Wilfully ignorant histories: its impact, and what we can do about it

All those working in the GLAM sector would argue memory institutions, and the archives in them, have a social responsibility to protect our collective memories. However, The Black Lives Matter movement has been the catalyst we have needed to begin a discussion about the way unequal power structures result in many forgotten, undervalued and erased histories. From under-represented groups such as; People of Colour, LGBTQIA, Disabled, First Nations, Neuro-divergent, working class and women.

This article will explore the ways the archive sector is complicit in systematic racism, but also touch on other systemically oppressive attitudes, and how we can tweak our current practices to educate the public in a way that gives space to all voices.

Intellectual spaces:

Items within collections are contextualised in order to catalogue them and use them to educate future generations. In the majority of institutions, this contextualisation was created from the perspective of a white, cis gender, male individual during the British Empire. In this period, races were separated into categories, thanks in large part to Eugenics, and given rankings based on the lightness of their skin colour (colourism). When documenting these ‘savage populations,’ each race was discussed from the point of view of the colonizer and as a result, were othered in discussions about their own person, history and culture. This also led to the eradication, misinformation and oppressive descriptions of LGBTQIA+, Disabled, Neuro-divergent and gender non-conforming peoples.

Most of these catalogue descriptions have not been investigated or recontextualised over the years, therefore when these items are used for exhibitions or research, we are allowing the same racist, homophobic, transphobic, misogynistic thought process of that period to bleed into today’s contemporary society. Where it has no place.

This results the miseducation of generations, and reinforcing dangerous, implicit and unconscious biases about non-white races, while ignoring the histories of LGBTQIA community, Transgender peoples, Disabled peoples and Neuro-divergent people, within these races.

We now have the opportunity to do better with these archives and contextualise them with new understanding. If we do not challenge our assumptions, we are being wilfully ignorant.

Below is a diagram outlining the perpetual cycle of wilfully ignorant histories.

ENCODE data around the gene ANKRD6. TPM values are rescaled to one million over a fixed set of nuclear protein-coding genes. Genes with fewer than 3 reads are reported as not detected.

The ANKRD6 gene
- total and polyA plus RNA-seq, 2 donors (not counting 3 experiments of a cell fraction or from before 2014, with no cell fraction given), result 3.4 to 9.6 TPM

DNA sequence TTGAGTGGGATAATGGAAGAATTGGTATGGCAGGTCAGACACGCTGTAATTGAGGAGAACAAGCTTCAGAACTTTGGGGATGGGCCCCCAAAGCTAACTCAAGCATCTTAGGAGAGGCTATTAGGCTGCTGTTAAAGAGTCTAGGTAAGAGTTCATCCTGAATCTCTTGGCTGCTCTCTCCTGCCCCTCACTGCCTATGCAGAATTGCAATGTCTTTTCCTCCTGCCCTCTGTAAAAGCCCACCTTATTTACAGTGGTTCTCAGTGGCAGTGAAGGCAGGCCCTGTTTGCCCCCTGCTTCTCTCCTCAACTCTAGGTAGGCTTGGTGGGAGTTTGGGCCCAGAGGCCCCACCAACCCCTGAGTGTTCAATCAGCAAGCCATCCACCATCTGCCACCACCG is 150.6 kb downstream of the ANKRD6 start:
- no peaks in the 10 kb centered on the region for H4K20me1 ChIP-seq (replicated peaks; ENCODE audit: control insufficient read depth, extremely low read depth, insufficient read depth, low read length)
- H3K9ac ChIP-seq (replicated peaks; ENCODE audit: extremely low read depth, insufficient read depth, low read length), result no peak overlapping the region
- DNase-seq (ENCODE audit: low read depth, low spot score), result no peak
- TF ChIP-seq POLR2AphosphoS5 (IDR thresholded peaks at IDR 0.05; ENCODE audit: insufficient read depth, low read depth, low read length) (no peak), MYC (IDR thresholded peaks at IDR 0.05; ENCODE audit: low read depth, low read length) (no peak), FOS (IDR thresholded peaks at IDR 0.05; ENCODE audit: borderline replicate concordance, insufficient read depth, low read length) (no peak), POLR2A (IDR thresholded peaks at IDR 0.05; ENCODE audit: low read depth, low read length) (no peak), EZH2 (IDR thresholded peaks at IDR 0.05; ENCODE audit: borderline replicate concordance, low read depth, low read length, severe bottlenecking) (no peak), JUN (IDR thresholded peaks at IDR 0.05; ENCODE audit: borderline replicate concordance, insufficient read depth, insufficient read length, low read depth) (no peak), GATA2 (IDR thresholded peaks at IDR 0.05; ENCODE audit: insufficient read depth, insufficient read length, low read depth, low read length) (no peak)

What can we do about this?

All archivists are required to undertake formal education, I would argue that lessons and training on intersectionality, including anti-racism training, are vital and should be included in the accredited archival MAs. Moreover, all current archivists should be required to take the same intersectionality training to ensure all archivists are working from the same ideals.

There have been cases of archivists and academics who do not believe in systematic racism or the existence of Transgender and Neuro-divergent people. These ideals mostly likely stem from some kind of fear of change. It is important to develop ways to empathetically interact with these people during training to try and understand where these thoughts start and how we can kindly challenge them.

This training will have two long term excellent consequences; when archivists are required to re-contextualise items, or approach a new collection, they will have the context in which to do so. It will also ensure that any upcoming staff members from non-white backgrounds will have collegues who have a better understanding of barriers they face and will be less likely to experience unintentional micro-aggressions.

Although this training is not yet available through university channels, there is demand for more understanding of these issues. In just two weeks, 1,708 archivists signed a Commitment to Dismantling Structural Racism in Britain’s Archives Sector.

I have personally committed to creating a training course called ‘Anti-Racism Training for the GLAM Sector’ to be premiered August alongside my current courses, Diversity, Inclusion and Intersectionality Training for the GLAM Sector, and Unconscious and Implicit Bias Training which can be found here. If you would like to commit yourself to anti-racist learning a list of resources are outlined at the end of this article.

While the majority of the archive sector works to become anti-racist, it is important to improve the context of the current archives by centring overlooked groups. This is best done through Empowered Collaboration.

Physical Spaces:

Many buildings that house archives and collective memories are created through the direct or indirect proceeds of enslavement. The majority of which do not outwardly admit or discuss these elements.

What can we do about this?

It is important to acknowledge this in clear and precise language when discussing the history of the building. By refusing to acknowledge this history you are; assuming people of colour are not aware of enslavement in architectural history (we totally know) and becoming complicit with the whitewashing of history by indirectly denying slavery. This consequently alienates people of colour as they will not feel safe or welcome in that environment.

What now?

This is by no means an exhaustive list of what is required from our sector. If we are to strive for equality, intersectionality is the most important aspect of our goals. If we begin this journey by understanding more about oppressive racial structures and build on this knowledge we will excel in our collective goal to protect everyone’s collective memories

List of resources

Jass Thethi, Managing Director of Intersectional GLAM

Edited 29/06/2020 to alter a spelling/grammatical mistake in the title.



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